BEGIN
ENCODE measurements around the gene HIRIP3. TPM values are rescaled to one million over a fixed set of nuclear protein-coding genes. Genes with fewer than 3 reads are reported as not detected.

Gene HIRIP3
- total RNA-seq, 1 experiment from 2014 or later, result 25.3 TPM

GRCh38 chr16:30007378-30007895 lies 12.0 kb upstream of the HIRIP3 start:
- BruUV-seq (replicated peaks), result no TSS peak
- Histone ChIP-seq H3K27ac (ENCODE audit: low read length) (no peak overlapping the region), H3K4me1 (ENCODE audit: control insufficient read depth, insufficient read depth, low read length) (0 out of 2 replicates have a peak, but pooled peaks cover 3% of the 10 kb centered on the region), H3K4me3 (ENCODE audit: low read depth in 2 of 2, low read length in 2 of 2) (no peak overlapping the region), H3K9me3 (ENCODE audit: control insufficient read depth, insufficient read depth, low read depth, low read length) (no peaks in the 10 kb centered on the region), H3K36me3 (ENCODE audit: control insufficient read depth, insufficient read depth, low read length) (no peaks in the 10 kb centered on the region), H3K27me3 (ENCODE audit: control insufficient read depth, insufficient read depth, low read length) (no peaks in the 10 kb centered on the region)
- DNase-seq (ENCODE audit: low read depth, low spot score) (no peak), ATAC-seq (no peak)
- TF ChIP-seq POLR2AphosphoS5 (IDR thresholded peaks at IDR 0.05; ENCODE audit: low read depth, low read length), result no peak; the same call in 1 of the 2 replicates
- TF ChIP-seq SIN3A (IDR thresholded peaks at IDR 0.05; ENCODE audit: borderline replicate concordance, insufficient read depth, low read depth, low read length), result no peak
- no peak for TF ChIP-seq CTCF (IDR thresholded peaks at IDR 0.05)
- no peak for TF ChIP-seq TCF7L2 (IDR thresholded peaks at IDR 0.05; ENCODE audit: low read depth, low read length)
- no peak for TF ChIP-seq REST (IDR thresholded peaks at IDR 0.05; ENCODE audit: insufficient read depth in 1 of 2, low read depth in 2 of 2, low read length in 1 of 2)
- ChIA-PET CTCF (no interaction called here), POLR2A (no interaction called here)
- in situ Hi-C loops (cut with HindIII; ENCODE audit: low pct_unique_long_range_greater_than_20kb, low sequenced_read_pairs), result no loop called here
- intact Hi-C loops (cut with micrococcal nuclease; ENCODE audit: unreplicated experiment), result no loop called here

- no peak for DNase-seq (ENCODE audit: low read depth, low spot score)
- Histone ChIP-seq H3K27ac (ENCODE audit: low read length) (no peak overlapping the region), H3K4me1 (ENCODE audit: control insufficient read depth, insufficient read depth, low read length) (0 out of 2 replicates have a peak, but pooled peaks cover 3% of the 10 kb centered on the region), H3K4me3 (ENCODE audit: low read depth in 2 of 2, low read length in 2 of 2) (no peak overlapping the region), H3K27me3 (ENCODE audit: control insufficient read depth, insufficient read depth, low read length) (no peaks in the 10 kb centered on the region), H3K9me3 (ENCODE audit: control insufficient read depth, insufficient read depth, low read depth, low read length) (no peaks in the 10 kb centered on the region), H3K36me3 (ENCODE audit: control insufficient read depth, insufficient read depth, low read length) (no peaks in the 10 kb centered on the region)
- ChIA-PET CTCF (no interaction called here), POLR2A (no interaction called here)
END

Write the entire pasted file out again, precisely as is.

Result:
ENCODE measurements around the gene HIRIP3. TPM values are rescaled to one million over a fixed set of nuclear protein-coding genes. Genes with fewer than 3 reads are reported as not detected.

Gene HIRIP3
- total RNA-seq, 1 experiment from 2014 or later, result 25.3 TPM

GRCh38 chr16:30007378-30007895 lies 12.0 kb upstream of the HIRIP3 start:
- BruUV-seq (replicated peaks), result no TSS peak
- Histone ChIP-seq H3K27ac (ENCODE audit: low read length) (no peak overlapping the region), H3K4me1 (ENCODE audit: control insufficient read depth, insufficient read depth, low read length) (0 out of 2 replicates have a peak, but pooled peaks cover 3% of the 10 kb centered on the region), H3K4me3 (ENCODE audit: low read depth in 2 of 2, low read length in 2 of 2) (no peak overlapping the region), H3K9me3 (ENCODE audit: control insufficient read depth, insufficient read depth, low read depth, low read length) (no peaks in the 10 kb centered on the region), H3K36me3 (ENCODE audit: control insufficient read depth, insufficient read depth, low read length) (no peaks in the 10 kb centered on the region), H3K27me3 (ENCODE audit: control insufficient read depth, insufficient read depth, low read length) (no peaks in the 10 kb centered on the region)
- DNase-seq (ENCODE audit: low read depth, low spot score) (no peak), ATAC-seq (no peak)
- TF ChIP-seq POLR2AphosphoS5 (IDR thresholded peaks at IDR 0.05; ENCODE audit: low read depth, low read length), result no peak; the same call in 1 of the 2 replicates
- TF ChIP-seq SIN3A (IDR thresholded peaks at IDR 0.05; ENCODE audit: borderline replicate concordance, insufficient read depth, low read depth, low read length), result no peak
- no peak for TF ChIP-seq CTCF (IDR thresholded peaks at IDR 0.05)
- no peak for TF ChIP-seq TCF7L2 (IDR thresholded peaks at IDR 0.05; ENCODE audit: low read depth, low read length)
- no peak for TF ChIP-seq REST (IDR thresholded peaks at IDR 0.05; ENCODE audit: insufficient read depth in 1 of 2, low read depth in 2 of 2, low read length in 1 of 2)
- ChIA-PET CTCF (no interaction called here), POLR2A (no interaction called here)
- in situ Hi-C loops (cut with HindIII; ENCODE audit: low pct_unique_long_range_greater_than_20kb, low sequenced_read_pairs), result no loop called here
- intact Hi-C loops (cut with micrococcal nuclease; ENCODE audit: unreplicated experiment), result no loop called here

- no peak for DNase-seq (ENCODE audit: low read depth, low spot score)
- Histone ChIP-seq H3K27ac (ENCODE audit: low read length) (no peak overlapping the region), H3K4me1 (ENCODE audit: control insufficient read depth, insufficient read depth, low read length) (0 out of 2 replicates have a peak, but pooled peaks cover 3% of the 10 kb centered on the region), H3K4me3 (ENCODE audit: low read depth in 2 of 2, low read length in 2 of 2) (no peak overlapping the region), H3K27me3 (ENCODE audit: control insufficient read depth, insufficient read depth, low read length) (no peaks in the 10 kb centered on the region), H3K9me3 (ENCODE audit: control insufficient read depth, insufficient read depth, low read depth, low read length) (no peaks in the 10 kb centered on the region), H3K36me3 (ENCODE audit: control insufficient read depth, insufficient read depth, low read length) (no peaks in the 10 kb centered on the region)
- ChIA-PET CTCF (no interaction called here), POLR2A (no interaction called here)